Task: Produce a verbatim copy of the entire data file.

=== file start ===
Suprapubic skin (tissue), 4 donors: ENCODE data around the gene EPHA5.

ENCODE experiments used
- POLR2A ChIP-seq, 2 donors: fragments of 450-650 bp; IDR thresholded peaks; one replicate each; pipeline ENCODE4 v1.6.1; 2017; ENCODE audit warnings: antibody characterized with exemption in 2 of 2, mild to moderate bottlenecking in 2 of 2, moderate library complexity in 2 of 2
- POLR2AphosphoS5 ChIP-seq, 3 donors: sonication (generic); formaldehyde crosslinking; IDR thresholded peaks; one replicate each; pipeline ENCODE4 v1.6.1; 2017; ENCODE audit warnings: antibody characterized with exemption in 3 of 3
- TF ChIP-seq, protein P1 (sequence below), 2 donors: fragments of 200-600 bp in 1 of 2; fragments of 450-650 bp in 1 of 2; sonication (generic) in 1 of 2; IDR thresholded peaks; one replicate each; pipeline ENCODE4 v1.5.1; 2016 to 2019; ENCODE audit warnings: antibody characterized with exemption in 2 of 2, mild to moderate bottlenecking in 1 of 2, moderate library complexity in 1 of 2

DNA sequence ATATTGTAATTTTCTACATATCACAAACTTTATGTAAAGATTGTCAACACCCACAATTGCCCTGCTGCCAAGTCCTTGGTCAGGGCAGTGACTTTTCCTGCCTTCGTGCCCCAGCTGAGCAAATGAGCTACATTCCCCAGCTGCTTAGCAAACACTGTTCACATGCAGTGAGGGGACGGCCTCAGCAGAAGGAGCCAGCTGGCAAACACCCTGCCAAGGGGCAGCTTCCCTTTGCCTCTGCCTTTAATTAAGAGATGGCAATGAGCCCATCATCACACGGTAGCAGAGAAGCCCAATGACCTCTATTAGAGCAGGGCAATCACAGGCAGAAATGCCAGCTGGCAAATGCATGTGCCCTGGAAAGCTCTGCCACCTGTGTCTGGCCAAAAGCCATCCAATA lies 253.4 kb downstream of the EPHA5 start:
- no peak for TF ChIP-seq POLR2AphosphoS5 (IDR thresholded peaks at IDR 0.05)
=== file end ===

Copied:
Suprapubic skin (tissue), 4 donors: ENCODE data around the gene EPHA5.

ENCODE experiments used
- POLR2A ChIP-seq, 2 donors: fragments of 450-650 bp; IDR thresholded peaks; one replicate each; pipeline ENCODE4 v1.6.1; 2017; ENCODE audit warnings: antibody characterized with exemption in 2 of 2, mild to moderate bottlenecking in 2 of 2, moderate library complexity in 2 of 2
- POLR2AphosphoS5 ChIP-seq, 3 donors: sonication (generic); formaldehyde crosslinking; IDR thresholded peaks; one replicate each; pipeline ENCODE4 v1.6.1; 2017; ENCODE audit warnings: antibody characterized with exemption in 3 of 3
- TF ChIP-seq, protein P1 (sequence below), 2 donors: fragments of 200-600 bp in 1 of 2; fragments of 450-650 bp in 1 of 2; sonication (generic) in 1 of 2; IDR thresholded peaks; one replicate each; pipeline ENCODE4 v1.5.1; 2016 to 2019; ENCODE audit warnings: antibody characterized with exemption in 2 of 2, mild to moderate bottlenecking in 1 of 2, moderate library complexity in 1 of 2

DNA sequence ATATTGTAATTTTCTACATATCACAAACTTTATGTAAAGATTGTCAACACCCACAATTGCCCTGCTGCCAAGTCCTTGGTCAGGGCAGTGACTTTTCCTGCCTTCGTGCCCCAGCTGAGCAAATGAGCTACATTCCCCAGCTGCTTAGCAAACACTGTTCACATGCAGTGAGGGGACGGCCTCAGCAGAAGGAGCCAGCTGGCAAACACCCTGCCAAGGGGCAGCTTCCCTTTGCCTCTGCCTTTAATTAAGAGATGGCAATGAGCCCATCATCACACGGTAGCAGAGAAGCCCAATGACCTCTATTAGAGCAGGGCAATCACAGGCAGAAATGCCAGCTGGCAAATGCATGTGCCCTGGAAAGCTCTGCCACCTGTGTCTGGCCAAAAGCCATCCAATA lies 253.4 kb downstream of the EPHA5 start:
- no peak for TF ChIP-seq POLR2AphosphoS5 (IDR thresholded peaks at IDR 0.05)